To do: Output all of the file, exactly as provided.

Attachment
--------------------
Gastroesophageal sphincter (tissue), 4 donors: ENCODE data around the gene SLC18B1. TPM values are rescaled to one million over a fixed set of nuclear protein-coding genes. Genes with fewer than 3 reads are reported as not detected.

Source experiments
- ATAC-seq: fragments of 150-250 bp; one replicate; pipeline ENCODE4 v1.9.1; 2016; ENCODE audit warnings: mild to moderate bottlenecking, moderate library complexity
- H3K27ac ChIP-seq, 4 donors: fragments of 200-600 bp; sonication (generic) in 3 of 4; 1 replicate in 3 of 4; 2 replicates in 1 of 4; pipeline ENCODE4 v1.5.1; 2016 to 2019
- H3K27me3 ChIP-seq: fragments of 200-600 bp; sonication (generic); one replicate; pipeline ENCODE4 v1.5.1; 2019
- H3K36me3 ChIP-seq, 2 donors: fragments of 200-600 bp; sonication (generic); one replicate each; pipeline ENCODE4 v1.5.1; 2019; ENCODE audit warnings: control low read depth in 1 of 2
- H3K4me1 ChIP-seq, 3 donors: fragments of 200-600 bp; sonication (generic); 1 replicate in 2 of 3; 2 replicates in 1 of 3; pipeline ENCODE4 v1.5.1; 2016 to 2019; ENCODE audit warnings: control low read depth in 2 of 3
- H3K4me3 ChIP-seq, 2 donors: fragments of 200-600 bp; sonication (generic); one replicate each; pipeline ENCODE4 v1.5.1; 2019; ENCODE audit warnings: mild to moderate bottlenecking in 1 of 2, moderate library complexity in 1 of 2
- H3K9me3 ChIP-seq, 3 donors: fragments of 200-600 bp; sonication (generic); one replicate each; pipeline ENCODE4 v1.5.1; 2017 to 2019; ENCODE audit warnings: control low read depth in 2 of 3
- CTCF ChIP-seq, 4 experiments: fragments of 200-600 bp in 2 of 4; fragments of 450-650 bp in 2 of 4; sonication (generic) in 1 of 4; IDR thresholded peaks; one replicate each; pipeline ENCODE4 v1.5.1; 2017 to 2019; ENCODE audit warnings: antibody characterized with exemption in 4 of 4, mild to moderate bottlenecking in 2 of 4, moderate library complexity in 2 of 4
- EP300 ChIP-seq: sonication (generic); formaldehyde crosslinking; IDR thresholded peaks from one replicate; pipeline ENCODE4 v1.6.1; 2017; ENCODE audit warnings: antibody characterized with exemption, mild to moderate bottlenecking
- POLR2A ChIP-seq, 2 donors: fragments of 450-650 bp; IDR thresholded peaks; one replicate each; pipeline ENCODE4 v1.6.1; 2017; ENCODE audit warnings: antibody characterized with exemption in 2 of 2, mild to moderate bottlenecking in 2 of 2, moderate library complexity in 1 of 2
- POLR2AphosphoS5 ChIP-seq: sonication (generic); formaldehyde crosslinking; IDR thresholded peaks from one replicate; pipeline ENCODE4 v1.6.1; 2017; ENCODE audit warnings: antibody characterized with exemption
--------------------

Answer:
Gastroesophageal sphincter (tissue), 4 donors: ENCODE data around the gene SLC18B1. TPM values are rescaled to one million over a fixed set of nuclear protein-coding genes. Genes with fewer than 3 reads are reported as not detected.

Source experiments
- ATAC-seq: fragments of 150-250 bp; one replicate; pipeline ENCODE4 v1.9.1; 2016; ENCODE audit warnings: mild to moderate bottlenecking, moderate library complexity
- H3K27ac ChIP-seq, 4 donors: fragments of 200-600 bp; sonication (generic) in 3 of 4; 1 replicate in 3 of 4; 2 replicates in 1 of 4; pipeline ENCODE4 v1.5.1; 2016 to 2019
- H3K27me3 ChIP-seq: fragments of 200-600 bp; sonication (generic); one replicate; pipeline ENCODE4 v1.5.1; 2019
- H3K36me3 ChIP-seq, 2 donors: fragments of 200-600 bp; sonication (generic); one replicate each; pipeline ENCODE4 v1.5.1; 2019; ENCODE audit warnings: control low read depth in 1 of 2
- H3K4me1 ChIP-seq, 3 donors: fragments of 200-600 bp; sonication (generic); 1 replicate in 2 of 3; 2 replicates in 1 of 3; pipeline ENCODE4 v1.5.1; 2016 to 2019; ENCODE audit warnings: control low read depth in 2 of 3
- H3K4me3 ChIP-seq, 2 donors: fragments of 200-600 bp; sonication (generic); one replicate each; pipeline ENCODE4 v1.5.1; 2019; ENCODE audit warnings: mild to moderate bottlenecking in 1 of 2, moderate library complexity in 1 of 2
- H3K9me3 ChIP-seq, 3 donors: fragments of 200-600 bp; sonication (generic); one replicate each; pipeline ENCODE4 v1.5.1; 2017 to 2019; ENCODE audit warnings: control low read depth in 2 of 3
- CTCF ChIP-seq, 4 experiments: fragments of 200-600 bp in 2 of 4; fragments of 450-650 bp in 2 of 4; sonication (generic) in 1 of 4; IDR thresholded peaks; one replicate each; pipeline ENCODE4 v1.5.1; 2017 to 2019; ENCODE audit warnings: antibody characterized with exemption in 4 of 4, mild to moderate bottlenecking in 2 of 4, moderate library complexity in 2 of 4
- EP300 ChIP-seq: sonication (generic); formaldehyde crosslinking; IDR thresholded peaks from one replicate; pipeline ENCODE4 v1.6.1; 2017; ENCODE audit warnings: antibody characterized with exemption, mild to moderate bottlenecking
- POLR2A ChIP-seq, 2 donors: fragments of 450-650 bp; IDR thresholded peaks; one replicate each; pipeline ENCODE4 v1.6.1; 2017; ENCODE audit warnings: antibody characterized with exemption in 2 of 2, mild to moderate bottlenecking in 2 of 2, moderate library complexity in 1 of 2
- POLR2AphosphoS5 ChIP-seq: sonication (generic); formaldehyde crosslinking; IDR thresholded peaks from one replicate; pipeline ENCODE4 v1.6.1; 2017; ENCODE audit warnings: antibody characterized with exemption